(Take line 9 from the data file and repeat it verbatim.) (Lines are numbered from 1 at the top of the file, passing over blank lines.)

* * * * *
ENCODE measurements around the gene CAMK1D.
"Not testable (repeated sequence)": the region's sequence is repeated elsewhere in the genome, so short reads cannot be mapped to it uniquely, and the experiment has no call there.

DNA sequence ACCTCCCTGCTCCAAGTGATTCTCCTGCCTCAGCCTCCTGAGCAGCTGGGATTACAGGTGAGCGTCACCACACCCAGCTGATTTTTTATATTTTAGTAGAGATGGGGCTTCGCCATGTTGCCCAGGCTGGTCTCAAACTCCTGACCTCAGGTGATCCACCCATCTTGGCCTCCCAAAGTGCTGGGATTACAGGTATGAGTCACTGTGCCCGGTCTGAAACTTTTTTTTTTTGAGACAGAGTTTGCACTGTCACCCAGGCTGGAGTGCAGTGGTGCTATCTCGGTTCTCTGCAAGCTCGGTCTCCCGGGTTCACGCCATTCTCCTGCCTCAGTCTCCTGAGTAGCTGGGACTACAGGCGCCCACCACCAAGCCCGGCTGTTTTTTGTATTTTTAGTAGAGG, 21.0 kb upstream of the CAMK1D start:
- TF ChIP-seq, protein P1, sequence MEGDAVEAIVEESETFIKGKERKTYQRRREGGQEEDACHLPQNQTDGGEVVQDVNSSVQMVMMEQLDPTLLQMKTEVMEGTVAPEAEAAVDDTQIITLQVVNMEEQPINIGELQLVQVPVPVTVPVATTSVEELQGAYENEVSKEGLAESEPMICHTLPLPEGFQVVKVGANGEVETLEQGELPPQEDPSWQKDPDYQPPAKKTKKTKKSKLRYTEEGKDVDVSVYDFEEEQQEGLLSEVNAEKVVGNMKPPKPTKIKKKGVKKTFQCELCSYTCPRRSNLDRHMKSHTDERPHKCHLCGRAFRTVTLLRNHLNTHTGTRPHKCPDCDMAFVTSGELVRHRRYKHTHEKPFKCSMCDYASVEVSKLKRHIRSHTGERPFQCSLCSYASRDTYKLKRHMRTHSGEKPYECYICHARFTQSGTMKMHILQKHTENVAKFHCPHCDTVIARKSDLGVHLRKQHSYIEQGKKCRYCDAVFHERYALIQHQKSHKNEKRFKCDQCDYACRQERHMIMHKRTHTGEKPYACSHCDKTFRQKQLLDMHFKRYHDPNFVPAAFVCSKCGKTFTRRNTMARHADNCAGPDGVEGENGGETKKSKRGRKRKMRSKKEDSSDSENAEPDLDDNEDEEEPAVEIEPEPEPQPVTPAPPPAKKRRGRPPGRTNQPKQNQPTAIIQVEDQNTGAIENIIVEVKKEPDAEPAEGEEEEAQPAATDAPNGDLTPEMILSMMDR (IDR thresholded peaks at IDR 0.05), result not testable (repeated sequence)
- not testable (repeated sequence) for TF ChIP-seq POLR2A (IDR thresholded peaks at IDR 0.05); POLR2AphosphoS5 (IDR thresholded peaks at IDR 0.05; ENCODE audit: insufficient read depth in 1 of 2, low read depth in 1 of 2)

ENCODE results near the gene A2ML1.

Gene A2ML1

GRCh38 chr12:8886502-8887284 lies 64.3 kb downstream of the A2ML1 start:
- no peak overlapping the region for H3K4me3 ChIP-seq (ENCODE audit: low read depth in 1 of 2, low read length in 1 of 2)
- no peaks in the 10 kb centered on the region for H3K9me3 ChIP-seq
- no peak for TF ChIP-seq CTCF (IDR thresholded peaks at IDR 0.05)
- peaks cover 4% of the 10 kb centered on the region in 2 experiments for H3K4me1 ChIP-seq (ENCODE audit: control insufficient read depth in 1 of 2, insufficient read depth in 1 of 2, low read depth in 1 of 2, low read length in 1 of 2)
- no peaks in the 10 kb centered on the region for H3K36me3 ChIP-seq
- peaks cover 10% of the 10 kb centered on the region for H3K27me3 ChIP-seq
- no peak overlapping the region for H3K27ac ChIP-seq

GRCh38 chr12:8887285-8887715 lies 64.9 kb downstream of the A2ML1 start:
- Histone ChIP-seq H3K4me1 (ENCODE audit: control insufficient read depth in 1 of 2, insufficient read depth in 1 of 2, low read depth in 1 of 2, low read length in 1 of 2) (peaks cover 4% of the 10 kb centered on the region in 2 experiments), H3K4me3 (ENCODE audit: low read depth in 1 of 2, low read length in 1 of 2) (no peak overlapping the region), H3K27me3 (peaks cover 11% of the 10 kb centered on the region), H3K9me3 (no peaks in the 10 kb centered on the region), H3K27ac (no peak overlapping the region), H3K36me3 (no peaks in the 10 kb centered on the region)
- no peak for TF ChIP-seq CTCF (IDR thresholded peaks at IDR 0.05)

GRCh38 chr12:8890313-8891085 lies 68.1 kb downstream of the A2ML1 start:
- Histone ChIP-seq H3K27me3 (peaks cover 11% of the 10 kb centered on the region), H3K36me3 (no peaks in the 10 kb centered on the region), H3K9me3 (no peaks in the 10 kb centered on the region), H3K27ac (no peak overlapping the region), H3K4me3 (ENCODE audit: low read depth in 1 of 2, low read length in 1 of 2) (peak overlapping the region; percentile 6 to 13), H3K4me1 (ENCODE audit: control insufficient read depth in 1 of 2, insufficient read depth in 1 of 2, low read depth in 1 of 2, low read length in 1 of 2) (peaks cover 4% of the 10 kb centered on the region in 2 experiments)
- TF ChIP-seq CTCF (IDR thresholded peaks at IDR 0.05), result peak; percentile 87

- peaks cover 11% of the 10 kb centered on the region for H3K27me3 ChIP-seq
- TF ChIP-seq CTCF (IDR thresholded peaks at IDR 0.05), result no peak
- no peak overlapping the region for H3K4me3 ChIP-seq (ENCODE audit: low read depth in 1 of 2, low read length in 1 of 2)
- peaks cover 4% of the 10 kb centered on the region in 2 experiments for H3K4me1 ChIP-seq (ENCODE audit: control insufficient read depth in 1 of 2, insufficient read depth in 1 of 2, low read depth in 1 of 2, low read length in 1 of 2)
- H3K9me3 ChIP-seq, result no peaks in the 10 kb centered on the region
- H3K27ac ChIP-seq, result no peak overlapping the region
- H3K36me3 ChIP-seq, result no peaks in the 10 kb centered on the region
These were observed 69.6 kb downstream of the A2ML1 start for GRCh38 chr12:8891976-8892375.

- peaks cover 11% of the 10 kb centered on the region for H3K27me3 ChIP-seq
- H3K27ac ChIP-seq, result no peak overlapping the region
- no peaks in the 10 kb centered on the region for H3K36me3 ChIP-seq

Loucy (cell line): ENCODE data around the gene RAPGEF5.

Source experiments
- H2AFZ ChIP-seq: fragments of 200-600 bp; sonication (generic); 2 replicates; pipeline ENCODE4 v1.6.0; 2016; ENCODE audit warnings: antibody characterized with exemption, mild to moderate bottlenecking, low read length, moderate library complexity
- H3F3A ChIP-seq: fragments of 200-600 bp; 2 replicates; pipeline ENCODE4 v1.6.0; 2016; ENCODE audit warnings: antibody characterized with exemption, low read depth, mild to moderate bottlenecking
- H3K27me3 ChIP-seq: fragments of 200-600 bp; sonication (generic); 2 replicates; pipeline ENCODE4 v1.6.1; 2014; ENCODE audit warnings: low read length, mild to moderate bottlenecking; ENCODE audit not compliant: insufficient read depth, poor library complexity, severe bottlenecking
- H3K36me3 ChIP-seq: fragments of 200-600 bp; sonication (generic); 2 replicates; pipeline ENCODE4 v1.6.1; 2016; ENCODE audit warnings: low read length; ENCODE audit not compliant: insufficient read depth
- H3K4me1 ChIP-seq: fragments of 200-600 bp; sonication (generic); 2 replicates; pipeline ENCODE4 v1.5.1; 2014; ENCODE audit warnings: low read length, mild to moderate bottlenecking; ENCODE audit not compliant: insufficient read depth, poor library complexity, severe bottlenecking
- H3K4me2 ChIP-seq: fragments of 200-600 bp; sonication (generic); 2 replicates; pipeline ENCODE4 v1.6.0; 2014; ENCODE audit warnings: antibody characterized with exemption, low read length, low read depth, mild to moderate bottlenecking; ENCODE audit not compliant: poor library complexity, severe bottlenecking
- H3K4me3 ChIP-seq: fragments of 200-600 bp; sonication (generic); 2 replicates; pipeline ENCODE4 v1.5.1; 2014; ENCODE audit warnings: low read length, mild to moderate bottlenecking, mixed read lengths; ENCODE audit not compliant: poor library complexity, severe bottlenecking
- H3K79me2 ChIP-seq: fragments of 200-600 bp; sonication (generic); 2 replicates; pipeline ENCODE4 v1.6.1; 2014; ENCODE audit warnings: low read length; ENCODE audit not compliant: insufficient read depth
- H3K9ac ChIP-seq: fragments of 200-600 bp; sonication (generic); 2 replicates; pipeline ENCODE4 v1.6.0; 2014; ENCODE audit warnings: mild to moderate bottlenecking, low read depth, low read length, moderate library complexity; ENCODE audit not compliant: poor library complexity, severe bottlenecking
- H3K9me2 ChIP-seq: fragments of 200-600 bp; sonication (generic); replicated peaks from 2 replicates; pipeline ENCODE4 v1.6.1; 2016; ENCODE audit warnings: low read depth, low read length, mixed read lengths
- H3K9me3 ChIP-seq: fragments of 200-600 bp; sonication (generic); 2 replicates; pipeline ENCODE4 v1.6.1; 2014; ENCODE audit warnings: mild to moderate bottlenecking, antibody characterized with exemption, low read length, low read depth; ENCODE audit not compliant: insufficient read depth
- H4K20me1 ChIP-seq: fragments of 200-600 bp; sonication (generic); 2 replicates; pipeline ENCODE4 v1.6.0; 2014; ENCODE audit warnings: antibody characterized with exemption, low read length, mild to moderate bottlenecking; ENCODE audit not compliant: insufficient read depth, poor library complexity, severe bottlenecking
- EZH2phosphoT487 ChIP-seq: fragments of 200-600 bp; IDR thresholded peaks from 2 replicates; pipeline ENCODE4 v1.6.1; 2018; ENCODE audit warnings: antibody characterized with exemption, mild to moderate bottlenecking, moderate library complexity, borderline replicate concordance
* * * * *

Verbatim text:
- no peak overlapping the region for H3K4me3 ChIP-seq (ENCODE audit: low read depth in 1 of 2, low read length in 1 of 2)